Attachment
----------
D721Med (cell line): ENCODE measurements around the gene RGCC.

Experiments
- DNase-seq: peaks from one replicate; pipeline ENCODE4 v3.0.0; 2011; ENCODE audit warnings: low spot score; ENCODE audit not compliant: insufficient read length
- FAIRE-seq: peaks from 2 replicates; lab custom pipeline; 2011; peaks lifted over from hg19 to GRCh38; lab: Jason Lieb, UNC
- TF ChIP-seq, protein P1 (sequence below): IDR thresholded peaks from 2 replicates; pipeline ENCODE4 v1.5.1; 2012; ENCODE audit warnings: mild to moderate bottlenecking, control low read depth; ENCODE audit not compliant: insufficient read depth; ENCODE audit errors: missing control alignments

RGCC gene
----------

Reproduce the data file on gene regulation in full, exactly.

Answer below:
D721Med (cell line): ENCODE measurements around the gene RGCC.

Experiments
- DNase-seq: peaks from one replicate; pipeline ENCODE4 v3.0.0; 2011; ENCODE audit warnings: low spot score; ENCODE audit not compliant: insufficient read length
- FAIRE-seq: peaks from 2 replicates; lab custom pipeline; 2011; peaks lifted over from hg19 to GRCh38; lab: Jason Lieb, UNC
- TF ChIP-seq, protein P1 (sequence below): IDR thresholded peaks from 2 replicates; pipeline ENCODE4 v1.5.1; 2012; ENCODE audit warnings: mild to moderate bottlenecking, control low read depth; ENCODE audit not compliant: insufficient read depth; ENCODE audit errors: missing control alignments

RGCC gene